Karen Langdon enjoyed dancing, scuba diving and living an active lifestyle with her husband. This all came to a screeching halt when the onset of debilitating pain in both hips, stemming from severe hip arthritis made doing the simple things in life, almost impossible. “It got so bad that I couldn’t do two dances in a row and over time it got worse and worse,” explained Karen.

Following two minimally invasive total hip replacements, performed by G. Victor Gibson, D.O. , a board-certified orthopedic surgeon with Saint Joseph Mercy Health System, using the anterior hip approach, Karen was able to reconnect with her loving dance partner, virtually pain free.

“Now I can go shopping and walk around the mall if I want to, scuba diving of course, and best of all I can go dancing with my husband again,” explains Karen.

DSC_2563“Karen has significantly fewer restrictions along with a reduced recovery time following the anterior hip approach as opposed to more traditional total hip replacements.” says Dr. Victor Gibson.

Karen has re-discovered her freedom, living a life free of pain. “There really are no restrictions after surgery. Just go do it, I recommend it highly, you will be so glad you did. Living a life that’s no longer in constant pain is wonderful”

To hear Karen’s story in it’s entirety visit

stjoeshealth.org/OrthopdicEdge.

Healthy Hydration? No Sweat!

McDowell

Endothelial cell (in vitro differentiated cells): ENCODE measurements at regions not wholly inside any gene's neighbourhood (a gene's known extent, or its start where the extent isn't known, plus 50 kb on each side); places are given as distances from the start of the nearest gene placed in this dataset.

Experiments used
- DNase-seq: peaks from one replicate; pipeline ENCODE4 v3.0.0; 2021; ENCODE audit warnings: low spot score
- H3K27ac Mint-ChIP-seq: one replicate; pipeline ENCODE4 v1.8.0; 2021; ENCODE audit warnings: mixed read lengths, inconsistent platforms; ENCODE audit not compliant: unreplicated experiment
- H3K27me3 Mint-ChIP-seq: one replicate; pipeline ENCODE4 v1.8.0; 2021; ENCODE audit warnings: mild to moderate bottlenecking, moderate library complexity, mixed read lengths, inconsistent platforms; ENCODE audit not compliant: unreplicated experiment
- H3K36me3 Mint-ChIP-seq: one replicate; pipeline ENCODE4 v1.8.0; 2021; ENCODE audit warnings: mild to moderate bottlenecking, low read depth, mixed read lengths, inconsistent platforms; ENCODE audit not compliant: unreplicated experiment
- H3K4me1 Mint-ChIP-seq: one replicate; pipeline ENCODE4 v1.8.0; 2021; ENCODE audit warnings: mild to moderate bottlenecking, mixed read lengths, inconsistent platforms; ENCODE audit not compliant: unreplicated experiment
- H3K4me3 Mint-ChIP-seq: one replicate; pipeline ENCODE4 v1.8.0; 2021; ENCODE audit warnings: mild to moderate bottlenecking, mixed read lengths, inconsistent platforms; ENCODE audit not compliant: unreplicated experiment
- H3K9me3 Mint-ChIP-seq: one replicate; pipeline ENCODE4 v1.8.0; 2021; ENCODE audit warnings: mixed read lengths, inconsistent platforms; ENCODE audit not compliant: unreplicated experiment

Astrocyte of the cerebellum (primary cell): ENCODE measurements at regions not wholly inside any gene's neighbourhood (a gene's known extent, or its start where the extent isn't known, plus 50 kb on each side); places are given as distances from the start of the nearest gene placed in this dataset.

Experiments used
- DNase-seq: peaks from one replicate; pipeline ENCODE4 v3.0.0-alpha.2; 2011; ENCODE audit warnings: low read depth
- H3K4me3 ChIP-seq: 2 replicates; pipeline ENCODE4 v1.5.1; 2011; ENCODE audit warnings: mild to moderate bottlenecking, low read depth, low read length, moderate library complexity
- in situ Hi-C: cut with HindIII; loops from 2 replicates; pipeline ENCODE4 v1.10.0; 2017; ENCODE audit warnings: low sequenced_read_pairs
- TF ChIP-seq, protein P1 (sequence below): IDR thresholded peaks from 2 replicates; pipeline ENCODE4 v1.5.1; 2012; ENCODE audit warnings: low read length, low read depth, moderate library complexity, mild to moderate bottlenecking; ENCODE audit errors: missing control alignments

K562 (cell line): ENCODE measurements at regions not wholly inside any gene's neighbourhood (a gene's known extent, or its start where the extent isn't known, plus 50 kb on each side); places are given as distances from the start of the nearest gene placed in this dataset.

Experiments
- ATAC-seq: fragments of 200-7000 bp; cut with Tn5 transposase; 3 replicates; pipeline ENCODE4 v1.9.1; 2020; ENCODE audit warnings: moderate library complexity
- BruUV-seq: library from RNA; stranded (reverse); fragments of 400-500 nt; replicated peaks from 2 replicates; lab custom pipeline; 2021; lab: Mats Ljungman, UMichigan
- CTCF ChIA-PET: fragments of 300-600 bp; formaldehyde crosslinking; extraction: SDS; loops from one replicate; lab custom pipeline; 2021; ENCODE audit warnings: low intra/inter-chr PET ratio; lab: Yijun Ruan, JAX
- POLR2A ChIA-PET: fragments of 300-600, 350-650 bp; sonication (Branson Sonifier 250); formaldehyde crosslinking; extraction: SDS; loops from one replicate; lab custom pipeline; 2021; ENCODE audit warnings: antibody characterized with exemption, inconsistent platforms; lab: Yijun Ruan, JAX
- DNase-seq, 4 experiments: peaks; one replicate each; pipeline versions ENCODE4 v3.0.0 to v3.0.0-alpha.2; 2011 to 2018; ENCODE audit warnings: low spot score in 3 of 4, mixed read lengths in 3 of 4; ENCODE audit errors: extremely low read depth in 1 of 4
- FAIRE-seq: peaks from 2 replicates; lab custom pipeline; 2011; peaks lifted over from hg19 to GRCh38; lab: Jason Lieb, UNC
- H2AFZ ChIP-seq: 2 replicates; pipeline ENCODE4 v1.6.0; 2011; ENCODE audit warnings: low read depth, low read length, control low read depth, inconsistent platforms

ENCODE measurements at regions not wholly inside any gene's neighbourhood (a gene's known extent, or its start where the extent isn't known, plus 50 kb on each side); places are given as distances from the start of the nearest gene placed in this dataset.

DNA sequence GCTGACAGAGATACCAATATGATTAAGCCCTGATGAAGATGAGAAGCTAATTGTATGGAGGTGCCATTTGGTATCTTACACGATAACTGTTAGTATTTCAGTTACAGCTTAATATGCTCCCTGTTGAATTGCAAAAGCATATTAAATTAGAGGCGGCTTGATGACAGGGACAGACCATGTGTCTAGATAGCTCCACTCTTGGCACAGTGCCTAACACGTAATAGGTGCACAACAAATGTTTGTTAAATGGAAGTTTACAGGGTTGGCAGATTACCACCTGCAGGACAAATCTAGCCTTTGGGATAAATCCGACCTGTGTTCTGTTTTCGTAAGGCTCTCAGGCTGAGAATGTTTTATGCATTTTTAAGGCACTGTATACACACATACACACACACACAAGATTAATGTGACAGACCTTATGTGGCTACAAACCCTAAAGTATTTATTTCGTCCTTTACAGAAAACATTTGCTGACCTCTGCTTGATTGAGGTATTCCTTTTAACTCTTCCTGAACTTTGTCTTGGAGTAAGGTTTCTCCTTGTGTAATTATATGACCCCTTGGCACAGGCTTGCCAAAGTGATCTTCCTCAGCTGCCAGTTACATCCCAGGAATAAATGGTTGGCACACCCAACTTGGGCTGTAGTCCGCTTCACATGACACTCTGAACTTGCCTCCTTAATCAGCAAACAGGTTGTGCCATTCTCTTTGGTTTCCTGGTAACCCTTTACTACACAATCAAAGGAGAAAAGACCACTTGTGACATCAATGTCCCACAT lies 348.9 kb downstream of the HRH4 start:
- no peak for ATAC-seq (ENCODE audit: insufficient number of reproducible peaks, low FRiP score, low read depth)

Lisa McDowell is a Registered Dietitian at St. Joseph Mercy Ann Arbor. Lisa traveled to the London Olympics to oversee nutritional health for U.S. athletes.

Water is one of the most important components of great health. Water regulates body temperature and keeps you cool in the hot weather. When we exercise, our body temperature increases and we lose water in the form of sweat. Our sweat helps to lower our body temperature so we don’t overheat. We don’t just lose water when we sweat, we also lose key essential electrolytes including sodium, chloride, potassium, magnesium, and calcium.

To find the correct fluid balance, the American College of Sports Medicine suggests the following:

1)      Check your weight:  Be sure to weigh yourself before and after exercise to check the amount of fluid loss. For every pound lost, you will need 16 – 24 oz of water to replenish your sweat loss. Senior citizens tend to be less sensitive to thirst sensations than younger adults. Athletic seniors need to be mindful of drinking fluids regularly.

2)      Monitor urine color: Simplest way to tell if you are adequately replacing sweat loss is to check the color and quantity of your urine. Your goal is to have pale yellow urine which means you are well hydrated. Dark urine means you need more fluid and very pale or clear urine could indicate you are overhydrated, which is also dangerous.

3)      Gauge how you feel: Chronically tired, headachy or lethargic? You may be chronically dehydrated and simply drinking more fluids may improve how you feel.

4)      Prevent muscle cramps:. These are usually associated with dehydration, electrolyte deficits and muscle fatigue. Take extra care to drink plenty of sodium-containing fluids or eat a salty snack while exercising or after exercise if you are sweating in the hot sun.

For athletes exercising more than 2 hours, it is recommended to consume an electrolyte replacement snack. Simple and convenient sources such as energy gels, sport beans, blocks, bars, and drinks may be needed. You can also try eating real-food snacks during exercise such as pretzels, bananas, and fruit chews. You should never experiment on race day. Only use electrolyte replacements and caffeine the day of the race if you have previously used during training.